Defendant also suggests cases from other districts demonstrate a consensus tending to require an FLSA plaintiff to allege the number (or the approximate number) of overtime hours the plaintiff allegedly worked. The Court will not marshal the cases espousing this view; neither will the Court marshal the cases that hold there is no such requirement.[2] The Court will simply say that it believes the better view is that there is no requirement for an FLSA plaintiff to approximate the amount of overtime hours they worked. The Court reaches this conclusion for the simple reason that Iqbal and Twombley addressed a plaintiff's obligation to plead a sufficient basis for the defendant's liability, not a plaintiff's obligation to plead the extent of that liability. The number of overtime hours worked is a component of damages and not an element of the cause of action; Plaintiff has presented allegations plausibly demonstrating she worked some amount of overtime without proper compensation, and this is enough to establish liability. Cf. 29 U.S.C. §§ 206-07, 216.[3] The issue of damages can be addressed through discovery and Rule 26(a)(1)(A)(iii).[4]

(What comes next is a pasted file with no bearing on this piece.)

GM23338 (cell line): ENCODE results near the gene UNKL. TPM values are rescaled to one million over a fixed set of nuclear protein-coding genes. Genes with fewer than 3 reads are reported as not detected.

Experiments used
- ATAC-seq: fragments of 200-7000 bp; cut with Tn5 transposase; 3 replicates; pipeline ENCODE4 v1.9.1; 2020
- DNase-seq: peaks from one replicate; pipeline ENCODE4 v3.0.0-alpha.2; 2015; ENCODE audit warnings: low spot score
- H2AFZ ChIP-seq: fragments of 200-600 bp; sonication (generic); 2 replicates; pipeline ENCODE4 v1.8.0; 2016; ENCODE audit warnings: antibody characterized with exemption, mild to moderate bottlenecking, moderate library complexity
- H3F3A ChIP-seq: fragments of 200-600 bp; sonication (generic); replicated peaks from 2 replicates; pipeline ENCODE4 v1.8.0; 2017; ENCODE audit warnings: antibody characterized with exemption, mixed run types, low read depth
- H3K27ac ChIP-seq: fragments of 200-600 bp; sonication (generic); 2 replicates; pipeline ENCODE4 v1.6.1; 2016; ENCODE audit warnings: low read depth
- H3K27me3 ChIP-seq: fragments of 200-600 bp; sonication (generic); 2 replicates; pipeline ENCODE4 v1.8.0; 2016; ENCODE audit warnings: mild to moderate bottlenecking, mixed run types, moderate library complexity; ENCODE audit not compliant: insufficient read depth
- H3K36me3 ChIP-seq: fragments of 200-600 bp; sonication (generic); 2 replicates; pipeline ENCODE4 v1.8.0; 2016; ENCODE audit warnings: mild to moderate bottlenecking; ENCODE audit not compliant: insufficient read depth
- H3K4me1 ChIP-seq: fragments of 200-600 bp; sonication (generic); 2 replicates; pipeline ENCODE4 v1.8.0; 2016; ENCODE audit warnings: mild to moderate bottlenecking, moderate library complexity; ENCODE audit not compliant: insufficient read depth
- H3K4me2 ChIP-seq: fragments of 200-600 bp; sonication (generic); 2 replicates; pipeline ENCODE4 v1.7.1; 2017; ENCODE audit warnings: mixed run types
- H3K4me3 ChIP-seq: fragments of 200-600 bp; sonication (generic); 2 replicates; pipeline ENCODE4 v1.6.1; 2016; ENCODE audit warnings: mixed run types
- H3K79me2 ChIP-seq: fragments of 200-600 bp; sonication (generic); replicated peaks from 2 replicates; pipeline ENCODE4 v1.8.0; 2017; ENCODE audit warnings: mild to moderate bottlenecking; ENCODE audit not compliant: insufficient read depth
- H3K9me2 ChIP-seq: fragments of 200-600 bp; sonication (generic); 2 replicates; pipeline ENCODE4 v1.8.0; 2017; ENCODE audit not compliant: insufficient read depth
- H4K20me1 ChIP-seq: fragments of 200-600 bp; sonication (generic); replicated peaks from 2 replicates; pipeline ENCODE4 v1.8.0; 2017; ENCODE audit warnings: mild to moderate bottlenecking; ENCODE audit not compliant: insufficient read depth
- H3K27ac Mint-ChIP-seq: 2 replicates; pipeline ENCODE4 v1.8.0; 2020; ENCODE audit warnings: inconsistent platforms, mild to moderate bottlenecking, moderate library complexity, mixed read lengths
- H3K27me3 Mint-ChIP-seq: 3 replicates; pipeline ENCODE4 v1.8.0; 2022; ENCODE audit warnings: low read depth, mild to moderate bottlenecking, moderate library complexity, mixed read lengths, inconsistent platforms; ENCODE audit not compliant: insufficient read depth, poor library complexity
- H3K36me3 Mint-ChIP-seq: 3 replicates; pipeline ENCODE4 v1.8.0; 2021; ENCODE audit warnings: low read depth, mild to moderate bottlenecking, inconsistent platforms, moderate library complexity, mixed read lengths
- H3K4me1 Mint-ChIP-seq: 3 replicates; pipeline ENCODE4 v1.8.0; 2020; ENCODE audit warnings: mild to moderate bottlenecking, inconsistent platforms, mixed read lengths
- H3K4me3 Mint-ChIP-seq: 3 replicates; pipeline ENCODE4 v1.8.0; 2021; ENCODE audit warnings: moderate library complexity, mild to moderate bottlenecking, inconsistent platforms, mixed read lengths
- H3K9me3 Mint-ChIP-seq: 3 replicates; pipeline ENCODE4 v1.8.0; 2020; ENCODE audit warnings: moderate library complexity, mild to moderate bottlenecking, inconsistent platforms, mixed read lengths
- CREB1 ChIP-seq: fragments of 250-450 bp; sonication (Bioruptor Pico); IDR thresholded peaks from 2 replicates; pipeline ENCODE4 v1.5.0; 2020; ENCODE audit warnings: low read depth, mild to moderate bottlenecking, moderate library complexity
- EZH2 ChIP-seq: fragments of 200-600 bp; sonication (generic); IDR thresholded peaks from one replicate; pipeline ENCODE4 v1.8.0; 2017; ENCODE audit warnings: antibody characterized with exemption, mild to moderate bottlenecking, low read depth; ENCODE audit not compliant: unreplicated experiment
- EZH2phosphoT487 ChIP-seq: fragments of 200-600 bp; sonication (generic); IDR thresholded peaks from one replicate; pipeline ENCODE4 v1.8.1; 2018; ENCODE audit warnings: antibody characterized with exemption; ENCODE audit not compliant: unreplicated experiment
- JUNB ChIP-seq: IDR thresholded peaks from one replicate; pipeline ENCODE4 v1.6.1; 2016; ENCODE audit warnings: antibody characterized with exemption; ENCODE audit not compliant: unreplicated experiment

Defendant also faults the Amended Complaint for failing to adequately allege that Defendant had either actual or constructive knowledge that she worked overtime. There seems little doubt that this is something Plaintiff must prove, the question is whether she needs a paragraph that actually says "Defendant had actual or constructive knowledge that the plaintiff worked overtime and was not properly compensated" - or, whether it is sufficient that she pleaded facts that give rise to the inference that Defendant had the requisite knowledge. The Court concludes Plaintiff is entitled to the reasonable inferences of her pleading so the latter is sufficient. Moreover, an allegation that a defendant acted "knowingly" - without more - is probably insufficient without additional facts making the knowledge plausible. Here, Defendant seeks dismissal because Plaintiff alleged the facts making knowledge plausible but did not explicitly say "this means Defendant had knowledge." That extra step seems unnecessary. Plaintiff has identified Defendant's policies that lead to Plaintiff working at times for which she is not paid. It does not take much inferring to conclude Defendant knew that that the combined effect of (1) scheduling a person for a forty-hour workweek and (2) applying a policy that causes the employee to work additional time for which the employee is not paid will result in the employee working more than forty hours in the week.